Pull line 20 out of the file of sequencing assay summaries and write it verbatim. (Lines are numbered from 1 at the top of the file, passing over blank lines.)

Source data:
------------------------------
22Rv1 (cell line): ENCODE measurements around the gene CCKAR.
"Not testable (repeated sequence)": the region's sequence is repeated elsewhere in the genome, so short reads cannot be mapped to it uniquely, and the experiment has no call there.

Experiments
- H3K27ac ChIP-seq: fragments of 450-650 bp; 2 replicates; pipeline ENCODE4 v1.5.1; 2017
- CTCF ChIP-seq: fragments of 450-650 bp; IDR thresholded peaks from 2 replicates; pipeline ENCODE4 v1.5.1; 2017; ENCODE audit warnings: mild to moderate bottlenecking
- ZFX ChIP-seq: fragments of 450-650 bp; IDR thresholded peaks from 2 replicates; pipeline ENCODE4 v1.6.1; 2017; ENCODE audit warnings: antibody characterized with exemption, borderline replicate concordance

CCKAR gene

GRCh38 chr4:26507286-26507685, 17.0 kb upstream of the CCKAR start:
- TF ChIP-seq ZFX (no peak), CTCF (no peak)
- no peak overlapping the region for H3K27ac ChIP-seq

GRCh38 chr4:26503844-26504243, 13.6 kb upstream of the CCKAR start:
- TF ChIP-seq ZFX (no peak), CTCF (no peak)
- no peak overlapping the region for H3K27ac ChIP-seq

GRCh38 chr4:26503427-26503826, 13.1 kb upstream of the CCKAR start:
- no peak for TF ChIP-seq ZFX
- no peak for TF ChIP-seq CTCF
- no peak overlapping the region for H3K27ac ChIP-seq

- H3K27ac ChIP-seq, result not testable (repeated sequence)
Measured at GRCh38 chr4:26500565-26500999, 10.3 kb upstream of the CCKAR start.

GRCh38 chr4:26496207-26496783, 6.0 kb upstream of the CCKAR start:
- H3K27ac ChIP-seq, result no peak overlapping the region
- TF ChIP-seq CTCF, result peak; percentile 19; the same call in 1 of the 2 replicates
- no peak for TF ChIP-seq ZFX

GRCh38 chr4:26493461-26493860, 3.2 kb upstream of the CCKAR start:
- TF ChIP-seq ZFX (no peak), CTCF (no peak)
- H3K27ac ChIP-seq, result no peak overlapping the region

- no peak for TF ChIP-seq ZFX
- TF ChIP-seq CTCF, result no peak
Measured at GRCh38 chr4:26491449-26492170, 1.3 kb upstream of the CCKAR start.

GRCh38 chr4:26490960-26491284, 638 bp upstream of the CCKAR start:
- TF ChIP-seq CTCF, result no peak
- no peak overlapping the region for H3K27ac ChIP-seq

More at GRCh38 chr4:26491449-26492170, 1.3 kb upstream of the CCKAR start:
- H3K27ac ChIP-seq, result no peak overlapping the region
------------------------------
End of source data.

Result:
GRCh38 chr4:26496207-26496783, 6.0 kb upstream of the CCKAR start: